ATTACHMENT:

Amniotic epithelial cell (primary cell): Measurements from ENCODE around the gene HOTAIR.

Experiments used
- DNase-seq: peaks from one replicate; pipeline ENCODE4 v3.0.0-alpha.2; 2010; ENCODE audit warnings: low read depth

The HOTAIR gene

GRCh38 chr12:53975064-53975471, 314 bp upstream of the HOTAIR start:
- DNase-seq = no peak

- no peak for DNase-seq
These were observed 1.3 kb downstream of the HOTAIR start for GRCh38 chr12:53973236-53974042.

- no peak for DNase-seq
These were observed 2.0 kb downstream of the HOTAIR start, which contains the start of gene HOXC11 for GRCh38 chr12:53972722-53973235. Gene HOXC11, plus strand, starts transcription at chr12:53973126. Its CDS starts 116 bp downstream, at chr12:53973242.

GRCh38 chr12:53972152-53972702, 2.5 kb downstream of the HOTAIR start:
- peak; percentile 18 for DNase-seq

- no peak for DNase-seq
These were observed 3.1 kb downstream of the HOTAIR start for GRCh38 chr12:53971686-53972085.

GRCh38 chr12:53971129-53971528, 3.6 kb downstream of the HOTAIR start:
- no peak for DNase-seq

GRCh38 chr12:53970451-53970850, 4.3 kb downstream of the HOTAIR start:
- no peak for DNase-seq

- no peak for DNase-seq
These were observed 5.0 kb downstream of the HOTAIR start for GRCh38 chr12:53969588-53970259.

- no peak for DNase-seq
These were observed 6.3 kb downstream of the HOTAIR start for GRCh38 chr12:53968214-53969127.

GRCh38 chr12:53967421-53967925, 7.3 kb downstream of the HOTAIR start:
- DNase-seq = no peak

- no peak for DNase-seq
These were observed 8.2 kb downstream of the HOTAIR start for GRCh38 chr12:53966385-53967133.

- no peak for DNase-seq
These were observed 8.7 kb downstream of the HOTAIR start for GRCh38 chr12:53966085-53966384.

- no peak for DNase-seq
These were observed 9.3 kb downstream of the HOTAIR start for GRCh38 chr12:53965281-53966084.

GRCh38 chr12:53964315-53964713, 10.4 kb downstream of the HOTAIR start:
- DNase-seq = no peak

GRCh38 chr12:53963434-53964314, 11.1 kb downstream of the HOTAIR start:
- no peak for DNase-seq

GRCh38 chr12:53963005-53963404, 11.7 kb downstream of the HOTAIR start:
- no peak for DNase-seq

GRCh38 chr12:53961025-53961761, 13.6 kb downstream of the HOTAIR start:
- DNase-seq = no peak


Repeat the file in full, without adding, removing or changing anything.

Amniotic epithelial cell (primary cell): Measurements from ENCODE around the gene HOTAIR.

Experiments used
- DNase-seq: peaks from one replicate; pipeline ENCODE4 v3.0.0-alpha.2; 2010; ENCODE audit warnings: low read depth

The HOTAIR gene

GRCh38 chr12:53975064-53975471, 314 bp upstream of the HOTAIR start:
- DNase-seq = no peak

- no peak for DNase-seq
These were observed 1.3 kb downstream of the HOTAIR start for GRCh38 chr12:53973236-53974042.

- no peak for DNase-seq
These were observed 2.0 kb downstream of the HOTAIR start, which contains the start of gene HOXC11 for GRCh38 chr12:53972722-53973235. Gene HOXC11, plus strand, starts transcription at chr12:53973126. Its CDS starts 116 bp downstream, at chr12:53973242.

GRCh38 chr12:53972152-53972702, 2.5 kb downstream of the HOTAIR start:
- peak; percentile 18 for DNase-seq

- no peak for DNase-seq
These were observed 3.1 kb downstream of the HOTAIR start for GRCh38 chr12:53971686-53972085.

GRCh38 chr12:53971129-53971528, 3.6 kb downstream of the HOTAIR start:
- no peak for DNase-seq

GRCh38 chr12:53970451-53970850, 4.3 kb downstream of the HOTAIR start:
- no peak for DNase-seq

- no peak for DNase-seq
These were observed 5.0 kb downstream of the HOTAIR start for GRCh38 chr12:53969588-53970259.

- no peak for DNase-seq
These were observed 6.3 kb downstream of the HOTAIR start for GRCh38 chr12:53968214-53969127.

GRCh38 chr12:53967421-53967925, 7.3 kb downstream of the HOTAIR start:
- DNase-seq = no peak

- no peak for DNase-seq
These were observed 8.2 kb downstream of the HOTAIR start for GRCh38 chr12:53966385-53967133.

- no peak for DNase-seq
These were observed 8.7 kb downstream of the HOTAIR start for GRCh38 chr12:53966085-53966384.

- no peak for DNase-seq
These were observed 9.3 kb downstream of the HOTAIR start for GRCh38 chr12:53965281-53966084.

GRCh38 chr12:53964315-53964713, 10.4 kb downstream of the HOTAIR start:
- DNase-seq = no peak

GRCh38 chr12:53963434-53964314, 11.1 kb downstream of the HOTAIR start:
- no peak for DNase-seq

GRCh38 chr12:53963005-53963404, 11.7 kb downstream of the HOTAIR start:
- no peak for DNase-seq

GRCh38 chr12:53961025-53961761, 13.6 kb downstream of the HOTAIR start:
- DNase-seq = no peak